Ruby Ashby was born with a large mole on her head, covering almost a quarter of her tiny face and reaching down into her eye area. Dark brown in colour, it is also mostly covered in hair. She is the one baby in 500,000 born with the condition, called Congenital Melanocytic Nevus.
“We’re just calling it a birthmark – we had the tests and it’s all clear for now but who knows what could happen in the future,” Ruby’s mother Natalie Ashby, from Towradji on the NSW south coast, says.
“When she’s older she won’t want to have it either.”
The Ashbys don’t want Ruby to be bulled at school, or to have to worry about the mole as she grows up and so they made the decision to get it removed now.
At just seven months, Ruby doesn’t yet understand what her future holds, but Natalie says she thinks by the time the surgeries are over her little girl will be able to comprehend what is happening.
“I look at her and think she has no idea what she’s about to go through. There’s another lady I’ve spoken to, her daughter is four and she’s had it done and she sort of understands,” she says.
“I hate when people say it’s not a necessity and I think for her it is. I spoke to a man in his 20s who had had one removed when he was a boy and he said it was the best thing his parents could have done.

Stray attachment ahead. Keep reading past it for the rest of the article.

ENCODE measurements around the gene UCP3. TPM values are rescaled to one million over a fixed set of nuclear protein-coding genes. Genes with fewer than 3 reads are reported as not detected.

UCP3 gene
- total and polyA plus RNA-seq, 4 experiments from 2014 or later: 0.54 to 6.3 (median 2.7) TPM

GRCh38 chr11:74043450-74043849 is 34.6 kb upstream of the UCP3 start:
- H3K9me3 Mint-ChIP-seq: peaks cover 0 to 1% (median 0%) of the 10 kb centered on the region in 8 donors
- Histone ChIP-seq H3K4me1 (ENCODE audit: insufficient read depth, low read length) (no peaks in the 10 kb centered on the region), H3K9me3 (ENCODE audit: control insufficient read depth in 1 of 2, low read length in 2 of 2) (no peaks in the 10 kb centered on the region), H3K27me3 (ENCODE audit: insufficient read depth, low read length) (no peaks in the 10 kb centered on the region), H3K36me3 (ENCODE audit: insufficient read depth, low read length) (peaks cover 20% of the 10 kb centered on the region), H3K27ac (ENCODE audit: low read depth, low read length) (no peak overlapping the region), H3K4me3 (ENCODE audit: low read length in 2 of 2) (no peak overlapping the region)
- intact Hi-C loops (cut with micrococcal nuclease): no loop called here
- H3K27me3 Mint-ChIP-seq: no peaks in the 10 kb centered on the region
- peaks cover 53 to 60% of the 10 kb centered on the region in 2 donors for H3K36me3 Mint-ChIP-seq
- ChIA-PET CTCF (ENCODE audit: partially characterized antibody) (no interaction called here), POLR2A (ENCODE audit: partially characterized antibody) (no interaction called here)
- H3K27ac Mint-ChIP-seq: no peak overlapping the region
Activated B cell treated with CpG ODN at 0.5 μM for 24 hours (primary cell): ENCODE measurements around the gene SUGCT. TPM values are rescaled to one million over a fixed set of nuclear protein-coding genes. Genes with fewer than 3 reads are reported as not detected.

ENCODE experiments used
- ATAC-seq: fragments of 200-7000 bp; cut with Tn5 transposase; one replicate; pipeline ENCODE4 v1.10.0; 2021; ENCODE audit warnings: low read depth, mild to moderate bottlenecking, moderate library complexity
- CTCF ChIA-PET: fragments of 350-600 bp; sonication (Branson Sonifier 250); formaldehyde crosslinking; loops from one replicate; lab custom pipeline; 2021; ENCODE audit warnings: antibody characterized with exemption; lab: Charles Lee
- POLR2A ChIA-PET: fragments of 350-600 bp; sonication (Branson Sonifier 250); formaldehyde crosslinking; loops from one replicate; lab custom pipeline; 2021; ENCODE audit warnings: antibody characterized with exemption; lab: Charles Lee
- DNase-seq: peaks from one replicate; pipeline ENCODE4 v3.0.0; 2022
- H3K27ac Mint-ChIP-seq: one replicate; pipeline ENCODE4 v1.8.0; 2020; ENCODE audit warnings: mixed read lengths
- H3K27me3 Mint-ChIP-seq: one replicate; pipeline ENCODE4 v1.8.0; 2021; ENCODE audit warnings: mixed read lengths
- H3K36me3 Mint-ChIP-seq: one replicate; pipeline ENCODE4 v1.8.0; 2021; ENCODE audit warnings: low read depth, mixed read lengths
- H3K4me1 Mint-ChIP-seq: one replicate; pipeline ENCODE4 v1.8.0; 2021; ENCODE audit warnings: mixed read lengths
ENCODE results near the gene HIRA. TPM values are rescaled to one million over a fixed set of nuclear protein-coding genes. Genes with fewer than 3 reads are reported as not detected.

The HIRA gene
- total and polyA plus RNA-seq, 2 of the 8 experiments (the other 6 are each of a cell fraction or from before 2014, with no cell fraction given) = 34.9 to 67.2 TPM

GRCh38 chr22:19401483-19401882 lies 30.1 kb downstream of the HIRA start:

“We’ve done our research, we’re not taking this on lightly. We think it is the best thing for her.”
The Ashbys want to give Ruby the best care, but all in all the surgeries Ruby needs this year will cost about $30,000.
“We were a bit shocked by the cost,” Natalie says.
So Natalie’s sister started a Go Fund Me page to help the family meet the cost. It has raised over $12,000 in just seven days.
“We are so overwhelmed by the support – people have been amazing.”
“The support from every single person who has donated to Ruby has really touched the whole family’s hearts,” wrote Ruby’s aunt Ashley Morris on the Go Fund Me page she set up for her niece.
“We can not begin to express how thankful we are with the generosity so many people have shown especially around this time of year where families do find it tough themselves financially,” added Morris.
“Ruby’s first operation cost has already been raised, this is something we never thought would be achieved so quickly.”
Ruby operates to create excess skin for surgeons to use to replace the mole-covered area. A silicone balloon will be inserted under the skin and gradually inflated to stretch Ruby’s existing skin so that doctors will have enough skin to work with. Ruby will need to undergo about seven operations, which her family hope will remove the birthmark before she starts school.